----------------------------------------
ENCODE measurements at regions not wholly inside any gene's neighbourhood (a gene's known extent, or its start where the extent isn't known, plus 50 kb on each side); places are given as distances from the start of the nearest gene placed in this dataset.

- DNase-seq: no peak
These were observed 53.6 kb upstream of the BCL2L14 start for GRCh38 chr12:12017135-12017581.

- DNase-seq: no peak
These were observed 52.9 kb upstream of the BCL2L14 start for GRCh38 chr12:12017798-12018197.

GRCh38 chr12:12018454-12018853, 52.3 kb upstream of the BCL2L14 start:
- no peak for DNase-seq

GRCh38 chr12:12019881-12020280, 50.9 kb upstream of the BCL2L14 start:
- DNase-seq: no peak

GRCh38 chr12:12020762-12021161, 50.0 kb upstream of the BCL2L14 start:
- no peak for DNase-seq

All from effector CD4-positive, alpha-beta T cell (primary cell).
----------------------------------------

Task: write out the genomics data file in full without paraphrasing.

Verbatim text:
ENCODE measurements at regions not wholly inside any gene's neighbourhood (a gene's known extent, or its start where the extent isn't known, plus 50 kb on each side); places are given as distances from the start of the nearest gene placed in this dataset.

- DNase-seq: no peak
These were observed 53.6 kb upstream of the BCL2L14 start for GRCh38 chr12:12017135-12017581.

- DNase-seq: no peak
These were observed 52.9 kb upstream of the BCL2L14 start for GRCh38 chr12:12017798-12018197.

GRCh38 chr12:12018454-12018853, 52.3 kb upstream of the BCL2L14 start:
- no peak for DNase-seq

GRCh38 chr12:12019881-12020280, 50.9 kb upstream of the BCL2L14 start:
- DNase-seq: no peak

GRCh38 chr12:12020762-12021161, 50.0 kb upstream of the BCL2L14 start:
- no peak for DNase-seq

All from effector CD4-positive, alpha-beta T cell (primary cell).